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Palamas, Gregorius

PALAMAS, GREGORIUS (c. 1296-1359), Greek mystic and chief apologist of the Hesychasts (q.v.), belonged to a distinguished Anatolian family, and his father held an important position at Constantinople. Palamas at an early age retired to Mt Athos, where he became acquainted with the mystical theories of the Hesychasts. In 1326 he went to Skete near Beroea, where he spent some years in isolation in a cell specially built for him. His health having broken down, he returned to Mt Athos, but, finding little relief, removed to Thessalonica. About this time Barlaam, the Calabrian monk, began his attacks upon the monks of Athos, and Palamas came forward as their champion. In 1341 and 1351 he took part in the two synods at Constantinople, which definitively secured the victory of the Palamites. During the civil war between John Cantacuzene and the Palaeologi, Palamas was imprisoned. After Cantacuzene's victory in 1347, Palamas was released and appointed archbishop of Thessalonica; being refused admittance by the inhabitants, he retired to the island of Lemnos, but subsequently obtained his see. Palamas endeavoured to justify the mysticism of the Hesychasts on dogmatic grounds. The chief objects of his attack were Barlaam, Gregorius Acindynus and Nicephorus Gregoras.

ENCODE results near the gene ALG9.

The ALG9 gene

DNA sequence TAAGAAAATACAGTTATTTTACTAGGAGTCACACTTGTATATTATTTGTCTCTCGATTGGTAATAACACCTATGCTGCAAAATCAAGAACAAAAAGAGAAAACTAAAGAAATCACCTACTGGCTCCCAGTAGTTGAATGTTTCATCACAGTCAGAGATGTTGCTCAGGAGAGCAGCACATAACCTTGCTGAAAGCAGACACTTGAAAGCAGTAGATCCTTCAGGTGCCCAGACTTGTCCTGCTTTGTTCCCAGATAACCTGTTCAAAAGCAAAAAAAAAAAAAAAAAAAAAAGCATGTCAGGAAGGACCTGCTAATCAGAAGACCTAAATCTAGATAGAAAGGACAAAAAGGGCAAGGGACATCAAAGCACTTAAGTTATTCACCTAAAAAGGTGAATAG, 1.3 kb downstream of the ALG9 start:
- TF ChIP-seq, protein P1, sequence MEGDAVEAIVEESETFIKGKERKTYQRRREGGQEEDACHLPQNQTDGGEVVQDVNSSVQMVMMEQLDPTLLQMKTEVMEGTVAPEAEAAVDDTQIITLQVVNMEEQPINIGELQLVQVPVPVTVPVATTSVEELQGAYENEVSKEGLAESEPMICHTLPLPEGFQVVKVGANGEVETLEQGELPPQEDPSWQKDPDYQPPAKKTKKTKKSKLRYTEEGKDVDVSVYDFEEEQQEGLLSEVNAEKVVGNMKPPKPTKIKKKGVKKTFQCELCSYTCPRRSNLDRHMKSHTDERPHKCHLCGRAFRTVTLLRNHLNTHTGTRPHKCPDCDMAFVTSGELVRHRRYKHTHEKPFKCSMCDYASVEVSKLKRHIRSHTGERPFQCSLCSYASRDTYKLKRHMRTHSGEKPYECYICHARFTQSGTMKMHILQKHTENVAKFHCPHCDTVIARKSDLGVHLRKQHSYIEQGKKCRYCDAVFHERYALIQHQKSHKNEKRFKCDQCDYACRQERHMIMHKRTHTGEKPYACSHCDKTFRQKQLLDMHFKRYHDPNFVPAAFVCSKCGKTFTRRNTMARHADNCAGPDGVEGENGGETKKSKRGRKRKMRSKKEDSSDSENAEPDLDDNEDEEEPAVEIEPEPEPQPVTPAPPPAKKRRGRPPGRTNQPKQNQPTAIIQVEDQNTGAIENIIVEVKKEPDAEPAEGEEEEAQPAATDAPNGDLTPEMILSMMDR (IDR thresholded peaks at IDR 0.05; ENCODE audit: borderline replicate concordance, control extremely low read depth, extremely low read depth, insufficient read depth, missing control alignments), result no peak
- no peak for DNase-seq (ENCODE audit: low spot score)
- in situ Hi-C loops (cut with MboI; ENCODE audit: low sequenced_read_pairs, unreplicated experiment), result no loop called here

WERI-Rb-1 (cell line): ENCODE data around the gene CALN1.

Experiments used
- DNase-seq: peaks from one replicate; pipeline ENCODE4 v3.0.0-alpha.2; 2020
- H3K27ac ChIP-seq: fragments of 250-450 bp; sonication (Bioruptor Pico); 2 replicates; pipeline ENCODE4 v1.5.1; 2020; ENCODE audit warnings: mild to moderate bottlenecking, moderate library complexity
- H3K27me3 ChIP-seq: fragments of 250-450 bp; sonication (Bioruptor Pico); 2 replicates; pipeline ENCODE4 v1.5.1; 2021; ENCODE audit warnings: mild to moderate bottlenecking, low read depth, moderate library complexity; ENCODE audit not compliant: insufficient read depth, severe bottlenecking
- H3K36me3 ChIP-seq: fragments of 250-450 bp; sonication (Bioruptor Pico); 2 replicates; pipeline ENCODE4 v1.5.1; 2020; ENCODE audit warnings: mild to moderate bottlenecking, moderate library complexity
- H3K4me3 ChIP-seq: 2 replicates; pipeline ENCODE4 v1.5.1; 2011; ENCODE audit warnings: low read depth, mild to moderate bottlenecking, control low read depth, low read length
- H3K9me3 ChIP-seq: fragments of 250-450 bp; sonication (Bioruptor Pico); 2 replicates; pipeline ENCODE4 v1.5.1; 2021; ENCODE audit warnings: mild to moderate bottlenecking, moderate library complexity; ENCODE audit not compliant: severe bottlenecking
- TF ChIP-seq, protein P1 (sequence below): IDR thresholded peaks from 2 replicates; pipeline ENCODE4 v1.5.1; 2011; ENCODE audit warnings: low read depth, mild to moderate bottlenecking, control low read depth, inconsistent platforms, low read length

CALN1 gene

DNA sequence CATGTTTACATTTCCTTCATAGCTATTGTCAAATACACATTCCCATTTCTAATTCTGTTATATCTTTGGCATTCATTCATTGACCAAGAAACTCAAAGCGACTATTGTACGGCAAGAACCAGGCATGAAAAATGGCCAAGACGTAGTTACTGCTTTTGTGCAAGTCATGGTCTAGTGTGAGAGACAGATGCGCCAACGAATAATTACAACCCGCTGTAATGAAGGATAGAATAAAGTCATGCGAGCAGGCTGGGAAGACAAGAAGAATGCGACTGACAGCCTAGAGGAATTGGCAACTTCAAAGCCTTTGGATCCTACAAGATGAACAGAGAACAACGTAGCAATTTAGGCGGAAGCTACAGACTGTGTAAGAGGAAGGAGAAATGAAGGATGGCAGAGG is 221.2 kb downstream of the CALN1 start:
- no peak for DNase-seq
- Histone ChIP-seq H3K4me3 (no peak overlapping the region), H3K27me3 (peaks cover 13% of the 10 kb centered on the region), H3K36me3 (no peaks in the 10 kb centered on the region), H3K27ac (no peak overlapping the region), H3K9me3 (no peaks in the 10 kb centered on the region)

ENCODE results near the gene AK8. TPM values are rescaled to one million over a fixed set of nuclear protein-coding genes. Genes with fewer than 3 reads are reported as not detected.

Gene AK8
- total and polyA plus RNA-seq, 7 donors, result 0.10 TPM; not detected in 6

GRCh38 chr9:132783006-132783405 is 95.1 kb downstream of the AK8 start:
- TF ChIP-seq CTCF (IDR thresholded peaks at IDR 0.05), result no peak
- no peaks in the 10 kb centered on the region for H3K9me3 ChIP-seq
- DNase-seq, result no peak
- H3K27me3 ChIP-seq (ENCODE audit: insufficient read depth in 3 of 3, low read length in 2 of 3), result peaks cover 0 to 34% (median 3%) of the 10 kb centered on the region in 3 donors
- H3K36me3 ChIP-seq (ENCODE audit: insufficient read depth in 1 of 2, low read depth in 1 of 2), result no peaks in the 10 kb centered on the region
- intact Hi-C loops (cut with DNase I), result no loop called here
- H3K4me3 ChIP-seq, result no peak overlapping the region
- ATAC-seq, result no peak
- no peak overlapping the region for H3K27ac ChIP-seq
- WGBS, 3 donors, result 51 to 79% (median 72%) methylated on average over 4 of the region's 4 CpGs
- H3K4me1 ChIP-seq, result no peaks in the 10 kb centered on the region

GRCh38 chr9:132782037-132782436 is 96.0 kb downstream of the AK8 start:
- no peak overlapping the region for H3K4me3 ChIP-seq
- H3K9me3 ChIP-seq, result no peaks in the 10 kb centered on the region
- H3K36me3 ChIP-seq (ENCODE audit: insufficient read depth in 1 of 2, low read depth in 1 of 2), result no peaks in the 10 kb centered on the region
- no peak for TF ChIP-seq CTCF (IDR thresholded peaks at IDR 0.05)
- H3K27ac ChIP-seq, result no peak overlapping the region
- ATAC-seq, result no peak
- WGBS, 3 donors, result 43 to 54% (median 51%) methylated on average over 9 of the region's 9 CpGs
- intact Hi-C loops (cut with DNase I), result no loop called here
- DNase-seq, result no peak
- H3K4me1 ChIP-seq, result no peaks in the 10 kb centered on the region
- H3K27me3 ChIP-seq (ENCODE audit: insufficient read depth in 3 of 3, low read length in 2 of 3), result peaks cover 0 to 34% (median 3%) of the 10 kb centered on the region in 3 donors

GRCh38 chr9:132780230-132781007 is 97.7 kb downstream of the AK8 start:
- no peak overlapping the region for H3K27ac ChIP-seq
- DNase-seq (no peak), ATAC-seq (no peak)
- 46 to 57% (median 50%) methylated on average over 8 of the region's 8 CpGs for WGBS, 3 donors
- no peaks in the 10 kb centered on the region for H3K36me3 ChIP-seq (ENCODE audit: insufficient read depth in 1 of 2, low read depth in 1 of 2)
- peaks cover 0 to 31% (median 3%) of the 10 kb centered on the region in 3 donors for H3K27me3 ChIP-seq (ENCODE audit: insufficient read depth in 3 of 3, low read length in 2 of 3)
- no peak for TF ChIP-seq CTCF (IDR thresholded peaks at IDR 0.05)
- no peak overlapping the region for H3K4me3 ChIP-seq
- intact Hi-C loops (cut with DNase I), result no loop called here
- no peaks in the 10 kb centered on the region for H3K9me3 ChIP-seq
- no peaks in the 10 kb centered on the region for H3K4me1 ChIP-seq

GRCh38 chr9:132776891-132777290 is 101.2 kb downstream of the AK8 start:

Palamas was a prolific writer, but only a few of his works have been published, most of which will be found in J. P. Migne, Patrologia graeca (cl., cli.). They consist of polemics against the Latins and their doctrine of the Procession of the Holy Ghost; Hesychastic writings; homilies; a life of St Peter (a monk of Athos) ; a rhetorical essay Prosopopeia (ed. A. Jahn, 1884), containing the accusations brought against the body by the soul, the defence made by the body, and the final pronouncement of the judges in favour of the body, on the ground that its sins are the result of inadequate teaching.

See the historical works of John Cantacuzene and Nicephorus Gregoras, the Vila Palamae by Philotheus, and the encomium by Nilus (both patriarchs of Constantinople) ; also C. Krumbachcr, Ceschich'.e der byzantinischen Lilleratur (1897).

Note - this article incorporates content from Encyclopaedia Britannica, Eleventh Edition, (1910-1911)

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